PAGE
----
It would seem, then, that beneath the increasingly polarized national debate, most Americans still believe that immigrants strengthen our economy, empower our communities, and enrich our cultural and social values. While many lawmakers, policy experts, and pundits continue to talk about immigration as a problem that needs to be solved, the majority of Americans consider immigration to be a beneficial fact of American life, one that should be protected and even encouraged.
With these numbers in mind, let’s take a look at three of the reasons likely underlying them—three of the reasons why we need immigrants today to continue to strengthen our communities.
1. Immigrants Are Job and Wealth Creators
Did you know that in 2017, immigrants in the United States paid $405.4 billion in taxes, including $125.1 billion in state and local taxes, and $280.3 billion in federal taxes? For reference, that is double the GDP of Greece that same year. Additionally, the United States has over three million immigrant entrepreneurs; and their risk-taking, creativity, and hard work benefit the country in massive ways. For example, in 2007 alone, immigrant-owned businesses created nearly 6 million jobs for native-born Americans. Today, nearly half of all U.S. Fortune 500 companies were founded by immigrants and their children.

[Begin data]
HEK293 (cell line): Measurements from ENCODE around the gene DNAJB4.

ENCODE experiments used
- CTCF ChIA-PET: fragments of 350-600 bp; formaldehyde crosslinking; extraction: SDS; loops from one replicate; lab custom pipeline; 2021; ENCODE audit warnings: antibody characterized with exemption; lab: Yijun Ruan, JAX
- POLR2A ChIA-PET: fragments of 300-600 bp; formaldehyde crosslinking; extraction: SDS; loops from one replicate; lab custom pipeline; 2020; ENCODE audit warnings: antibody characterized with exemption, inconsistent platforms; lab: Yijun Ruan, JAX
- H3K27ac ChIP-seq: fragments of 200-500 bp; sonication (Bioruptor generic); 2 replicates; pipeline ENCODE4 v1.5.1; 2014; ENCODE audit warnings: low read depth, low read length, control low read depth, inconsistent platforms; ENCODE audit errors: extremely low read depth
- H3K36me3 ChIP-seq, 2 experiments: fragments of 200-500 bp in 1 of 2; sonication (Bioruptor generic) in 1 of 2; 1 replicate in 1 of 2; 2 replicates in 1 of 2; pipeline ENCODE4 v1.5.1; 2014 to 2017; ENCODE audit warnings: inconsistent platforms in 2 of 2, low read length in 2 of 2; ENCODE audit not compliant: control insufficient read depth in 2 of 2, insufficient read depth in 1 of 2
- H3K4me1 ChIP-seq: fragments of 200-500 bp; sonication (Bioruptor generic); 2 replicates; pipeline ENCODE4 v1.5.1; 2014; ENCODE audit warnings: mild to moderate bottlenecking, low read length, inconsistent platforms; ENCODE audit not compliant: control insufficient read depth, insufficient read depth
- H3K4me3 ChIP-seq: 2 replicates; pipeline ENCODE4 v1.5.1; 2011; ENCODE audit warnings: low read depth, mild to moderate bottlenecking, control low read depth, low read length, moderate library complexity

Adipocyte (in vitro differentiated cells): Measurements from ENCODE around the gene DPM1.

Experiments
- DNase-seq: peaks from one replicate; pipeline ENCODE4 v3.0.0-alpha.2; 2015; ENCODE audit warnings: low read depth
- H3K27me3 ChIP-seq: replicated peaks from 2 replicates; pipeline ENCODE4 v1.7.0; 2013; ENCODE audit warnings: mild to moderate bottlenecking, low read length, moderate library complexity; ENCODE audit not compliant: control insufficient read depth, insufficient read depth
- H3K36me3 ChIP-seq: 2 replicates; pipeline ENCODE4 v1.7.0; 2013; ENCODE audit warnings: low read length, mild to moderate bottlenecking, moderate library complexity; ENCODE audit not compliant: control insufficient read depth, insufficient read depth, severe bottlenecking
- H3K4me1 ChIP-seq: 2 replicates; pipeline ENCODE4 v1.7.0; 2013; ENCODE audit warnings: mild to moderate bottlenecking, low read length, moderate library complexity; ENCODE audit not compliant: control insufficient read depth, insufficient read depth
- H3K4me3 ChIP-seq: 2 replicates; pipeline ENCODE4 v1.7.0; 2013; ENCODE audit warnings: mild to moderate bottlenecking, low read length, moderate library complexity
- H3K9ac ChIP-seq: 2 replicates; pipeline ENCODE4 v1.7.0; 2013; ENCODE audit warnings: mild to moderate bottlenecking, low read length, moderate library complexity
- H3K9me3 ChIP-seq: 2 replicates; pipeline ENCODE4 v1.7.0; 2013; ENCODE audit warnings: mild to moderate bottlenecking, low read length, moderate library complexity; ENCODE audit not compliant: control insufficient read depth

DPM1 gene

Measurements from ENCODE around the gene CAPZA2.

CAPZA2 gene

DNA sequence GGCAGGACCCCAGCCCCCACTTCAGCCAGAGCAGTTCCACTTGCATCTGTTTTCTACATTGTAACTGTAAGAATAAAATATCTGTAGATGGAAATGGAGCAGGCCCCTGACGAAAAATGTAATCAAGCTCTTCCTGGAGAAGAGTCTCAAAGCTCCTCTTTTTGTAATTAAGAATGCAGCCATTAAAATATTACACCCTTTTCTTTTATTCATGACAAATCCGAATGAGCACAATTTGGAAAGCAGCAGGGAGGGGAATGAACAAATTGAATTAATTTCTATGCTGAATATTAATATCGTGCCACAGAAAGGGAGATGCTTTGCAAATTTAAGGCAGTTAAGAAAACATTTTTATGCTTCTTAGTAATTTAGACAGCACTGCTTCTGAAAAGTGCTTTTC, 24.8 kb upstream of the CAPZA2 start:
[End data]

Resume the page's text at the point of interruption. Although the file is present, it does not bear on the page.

Immigration has been an economic boon during hard times, too. Take New York City as an example. During the fiscal crisis of the 1970s, the city’s population dropped by nearly a million, with more than half a million jobs lost. However, every year during that period, more than 80,000 new immigrants arrived in the city, when native-born Americans kept moving out. Those immigrants, coming mostly from the Caribbean, Latin America, Asia, and Africa, played a key role in reviving bleak sections of the Bronx and Brooklyn, helped fill crucial health care positions, established much needed grocery stores, and contributed to New York’s critical garment industry. During that period, immigrants helped provide New York City with doctors, nurses, taxi drivers, construction workers, and much more. Most importantly, 60 percent of these immigrants were in the prime working years between 25 and 44 years old. As a result, young working immigrants increased the labor supply at a time when the city was suffering from major population decline. Immigrants helped protect New York City from a serious economic collapse.